476 Commonwealth Government to Lord Cranborne, U.K. Secretary of State for Dominion Affairs

Cablegram 328 30 May 1941,


Your telegram M.93 [1]: Commonwealth Government has given full consideration to your proposal for declaration by United Kingdom Government concerning Netherlands East Indies.

We are strongly impressed, however, by the objection that the absence of a corresponding and simultaneous declaration by United States Government might in present circumstances do real harm in that it might be held to indicate that no political agreement between United Kingdom and United States and the Netherlands had been reached or that the United States was not prepared to interfere with Japan's further southward move. From all information available we take it as a fact that such a declaration would not be forthcoming from United States Government at present.

Further, in his conversation while in Australia, Netherlands Foreign Minister let it appear that he did not in fact expect any open declaration from the United Kingdom regarding assistance to the Netherlands East Indies as he knew that the United Kingdom Government, in the light of European events, might reasonably be opposed to entering into new public commitments. Dr. Van Kleffens appears, however, fully satisfied that, irrespective of any prior commitments, the British Commonwealth in the event of an attack on the Netherlands East Indies would regard it as an attack on its own vital interests and would intervene automatically.

For these reasons Commonwealth Government feels that on the whole no useful purpose would be served by an open declaration at the present time, especially in view of general military situation.

At the same time, it is considered that a certain value would attach to a private assurance to the Netherlands Government in the same sense as that proposed for the public declaration. Dr. Van Kleffens in discussion here gave the impression of being quite definite that the Netherlands East Indies would fight if attacked and if necessary would fight alone. This impression is borne out by the public statements made by Van Kleffens while in Australia and in Netherlands East Indies. Further the stage reached in staff conversations in Singapore would appear to render it desirable that plans drawn up should now be based on clear political understanding. This is a point noted in paragraph 2 of your telegram under reference.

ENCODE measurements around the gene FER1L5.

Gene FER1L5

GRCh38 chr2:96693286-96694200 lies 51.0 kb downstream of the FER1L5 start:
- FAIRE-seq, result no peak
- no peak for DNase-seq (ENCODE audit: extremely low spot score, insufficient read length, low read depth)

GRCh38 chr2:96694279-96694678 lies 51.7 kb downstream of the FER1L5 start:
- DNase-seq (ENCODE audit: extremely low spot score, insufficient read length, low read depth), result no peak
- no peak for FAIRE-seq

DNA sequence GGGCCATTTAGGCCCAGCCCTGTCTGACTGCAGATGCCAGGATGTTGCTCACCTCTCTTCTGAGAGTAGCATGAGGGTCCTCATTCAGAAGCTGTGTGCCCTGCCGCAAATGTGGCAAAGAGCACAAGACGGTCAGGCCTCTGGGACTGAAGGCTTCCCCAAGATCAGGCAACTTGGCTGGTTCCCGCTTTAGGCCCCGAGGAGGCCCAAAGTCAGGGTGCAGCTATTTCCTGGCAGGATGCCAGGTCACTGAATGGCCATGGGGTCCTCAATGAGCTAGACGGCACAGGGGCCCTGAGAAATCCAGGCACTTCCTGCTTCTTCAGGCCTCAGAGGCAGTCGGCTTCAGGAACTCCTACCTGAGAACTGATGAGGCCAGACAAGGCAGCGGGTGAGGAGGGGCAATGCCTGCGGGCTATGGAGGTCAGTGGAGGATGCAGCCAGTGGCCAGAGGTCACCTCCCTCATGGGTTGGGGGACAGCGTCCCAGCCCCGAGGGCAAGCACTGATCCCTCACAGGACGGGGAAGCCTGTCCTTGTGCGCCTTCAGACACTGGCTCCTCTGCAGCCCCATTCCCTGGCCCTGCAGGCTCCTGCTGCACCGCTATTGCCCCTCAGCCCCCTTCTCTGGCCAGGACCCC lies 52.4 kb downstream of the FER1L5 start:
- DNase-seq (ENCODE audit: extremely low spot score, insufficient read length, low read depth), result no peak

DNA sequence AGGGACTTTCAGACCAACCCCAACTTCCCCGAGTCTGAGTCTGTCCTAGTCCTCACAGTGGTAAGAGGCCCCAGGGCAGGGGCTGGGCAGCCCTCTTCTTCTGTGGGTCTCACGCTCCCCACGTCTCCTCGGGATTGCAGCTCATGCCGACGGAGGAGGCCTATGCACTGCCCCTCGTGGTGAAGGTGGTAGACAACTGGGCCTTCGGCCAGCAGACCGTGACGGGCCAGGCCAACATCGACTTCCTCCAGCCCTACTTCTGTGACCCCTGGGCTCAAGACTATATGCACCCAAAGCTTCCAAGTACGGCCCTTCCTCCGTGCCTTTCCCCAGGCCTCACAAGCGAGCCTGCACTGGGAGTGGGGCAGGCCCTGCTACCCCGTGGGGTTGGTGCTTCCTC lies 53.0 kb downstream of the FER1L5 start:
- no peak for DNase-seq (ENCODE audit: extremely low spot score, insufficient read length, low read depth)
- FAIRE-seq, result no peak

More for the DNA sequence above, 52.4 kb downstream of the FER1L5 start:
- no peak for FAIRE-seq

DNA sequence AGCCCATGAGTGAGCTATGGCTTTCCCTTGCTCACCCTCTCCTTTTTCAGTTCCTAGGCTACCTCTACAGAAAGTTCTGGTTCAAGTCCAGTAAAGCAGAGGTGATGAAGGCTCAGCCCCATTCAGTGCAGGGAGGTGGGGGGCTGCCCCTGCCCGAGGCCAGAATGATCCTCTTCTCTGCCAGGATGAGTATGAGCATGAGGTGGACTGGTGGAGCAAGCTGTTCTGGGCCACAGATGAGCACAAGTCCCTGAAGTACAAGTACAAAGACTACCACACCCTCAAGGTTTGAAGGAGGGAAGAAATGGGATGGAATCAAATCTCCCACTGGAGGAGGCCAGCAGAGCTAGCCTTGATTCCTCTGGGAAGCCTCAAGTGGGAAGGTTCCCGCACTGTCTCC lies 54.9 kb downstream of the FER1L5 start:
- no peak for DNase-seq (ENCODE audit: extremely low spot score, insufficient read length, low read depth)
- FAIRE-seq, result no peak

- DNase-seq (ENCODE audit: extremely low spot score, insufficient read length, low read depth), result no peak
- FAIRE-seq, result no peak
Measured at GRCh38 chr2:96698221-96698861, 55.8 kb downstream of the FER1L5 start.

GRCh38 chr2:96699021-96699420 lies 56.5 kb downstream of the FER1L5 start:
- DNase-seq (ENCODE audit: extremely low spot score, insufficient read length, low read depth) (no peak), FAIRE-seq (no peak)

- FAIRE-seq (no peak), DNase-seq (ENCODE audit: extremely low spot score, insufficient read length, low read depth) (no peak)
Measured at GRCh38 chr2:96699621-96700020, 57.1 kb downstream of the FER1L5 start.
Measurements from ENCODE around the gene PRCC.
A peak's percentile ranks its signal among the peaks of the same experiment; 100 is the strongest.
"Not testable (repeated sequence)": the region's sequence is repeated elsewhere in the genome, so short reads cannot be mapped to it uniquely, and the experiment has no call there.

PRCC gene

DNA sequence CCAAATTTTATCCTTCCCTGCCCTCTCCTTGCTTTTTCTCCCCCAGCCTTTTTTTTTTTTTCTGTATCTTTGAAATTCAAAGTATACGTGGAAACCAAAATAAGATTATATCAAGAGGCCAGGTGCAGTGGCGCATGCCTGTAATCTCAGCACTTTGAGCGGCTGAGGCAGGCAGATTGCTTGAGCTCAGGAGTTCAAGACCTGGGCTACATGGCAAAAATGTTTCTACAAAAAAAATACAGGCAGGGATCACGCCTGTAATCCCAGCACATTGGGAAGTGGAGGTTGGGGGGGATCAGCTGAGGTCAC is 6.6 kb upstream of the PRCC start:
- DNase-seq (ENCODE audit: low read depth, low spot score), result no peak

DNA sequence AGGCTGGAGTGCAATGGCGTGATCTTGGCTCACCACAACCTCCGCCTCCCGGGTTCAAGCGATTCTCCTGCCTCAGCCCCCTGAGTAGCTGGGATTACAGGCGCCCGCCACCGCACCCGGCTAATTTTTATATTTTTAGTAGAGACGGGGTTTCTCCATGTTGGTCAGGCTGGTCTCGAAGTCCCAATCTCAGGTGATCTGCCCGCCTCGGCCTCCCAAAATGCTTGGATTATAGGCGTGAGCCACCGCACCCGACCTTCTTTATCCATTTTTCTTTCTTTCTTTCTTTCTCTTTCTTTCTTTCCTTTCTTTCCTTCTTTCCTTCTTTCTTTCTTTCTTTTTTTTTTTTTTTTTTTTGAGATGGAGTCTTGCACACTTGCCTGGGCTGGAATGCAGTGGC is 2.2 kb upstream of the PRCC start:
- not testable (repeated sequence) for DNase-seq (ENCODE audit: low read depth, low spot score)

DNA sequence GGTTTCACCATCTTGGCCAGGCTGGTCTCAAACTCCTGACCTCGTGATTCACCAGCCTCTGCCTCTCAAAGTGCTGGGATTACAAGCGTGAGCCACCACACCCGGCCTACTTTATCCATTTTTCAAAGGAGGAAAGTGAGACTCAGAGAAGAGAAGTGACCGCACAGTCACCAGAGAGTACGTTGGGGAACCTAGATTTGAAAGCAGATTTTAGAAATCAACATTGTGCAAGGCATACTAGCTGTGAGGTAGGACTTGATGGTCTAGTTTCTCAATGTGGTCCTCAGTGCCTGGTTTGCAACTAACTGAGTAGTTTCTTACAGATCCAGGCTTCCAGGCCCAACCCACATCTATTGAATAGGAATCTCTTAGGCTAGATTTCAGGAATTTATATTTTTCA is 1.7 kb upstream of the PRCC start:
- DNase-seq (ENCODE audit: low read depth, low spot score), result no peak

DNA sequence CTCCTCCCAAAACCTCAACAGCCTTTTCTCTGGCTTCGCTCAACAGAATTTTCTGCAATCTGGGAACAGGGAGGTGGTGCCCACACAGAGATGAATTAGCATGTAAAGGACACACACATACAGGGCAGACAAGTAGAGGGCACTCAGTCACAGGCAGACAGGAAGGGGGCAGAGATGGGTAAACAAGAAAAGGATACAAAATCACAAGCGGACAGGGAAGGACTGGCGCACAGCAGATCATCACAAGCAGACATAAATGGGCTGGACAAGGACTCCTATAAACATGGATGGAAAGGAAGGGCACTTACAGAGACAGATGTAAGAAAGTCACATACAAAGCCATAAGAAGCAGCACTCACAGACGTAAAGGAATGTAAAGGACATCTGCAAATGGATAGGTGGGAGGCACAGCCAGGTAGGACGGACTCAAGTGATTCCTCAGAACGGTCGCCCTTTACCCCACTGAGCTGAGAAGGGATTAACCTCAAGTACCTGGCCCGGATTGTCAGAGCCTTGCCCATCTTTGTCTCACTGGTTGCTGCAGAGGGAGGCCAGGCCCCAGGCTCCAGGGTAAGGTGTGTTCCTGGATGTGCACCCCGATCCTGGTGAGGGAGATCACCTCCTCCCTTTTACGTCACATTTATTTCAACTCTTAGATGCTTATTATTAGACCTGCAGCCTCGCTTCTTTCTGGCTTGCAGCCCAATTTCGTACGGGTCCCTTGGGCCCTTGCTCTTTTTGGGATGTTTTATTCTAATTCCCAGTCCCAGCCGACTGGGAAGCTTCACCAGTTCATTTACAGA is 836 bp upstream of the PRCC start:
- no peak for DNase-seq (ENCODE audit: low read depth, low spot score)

Commonwealth Government therefore for its part would welcome and endorse private assurance to the Netherlands Government, in lieu of proposed open declaration, to the effect that Netherlands East Indies in resistance to an attack on its territories could count on active assistance of British Commonwealth. Actual terms and extent of such assurance would naturally be linked with agreed strategical basis of Singapore conversations. Commonwealth Government would hope that it would be possible to obtain corresponding private assurance from the United States and suggests that an approach to this end might be made in Washington.

If it appeared unlikely however that the United States would agree, we would not for that reason wish United Kingdom declaration to be unduly delayed. [2]

1 Document 464.

2 This cablegram was repeated to R. G. Casey, Minister to the United States, as no. 55 on 2 June. See file AA: A1608, N41/1/1.

[AA: A1608, N41/1/1]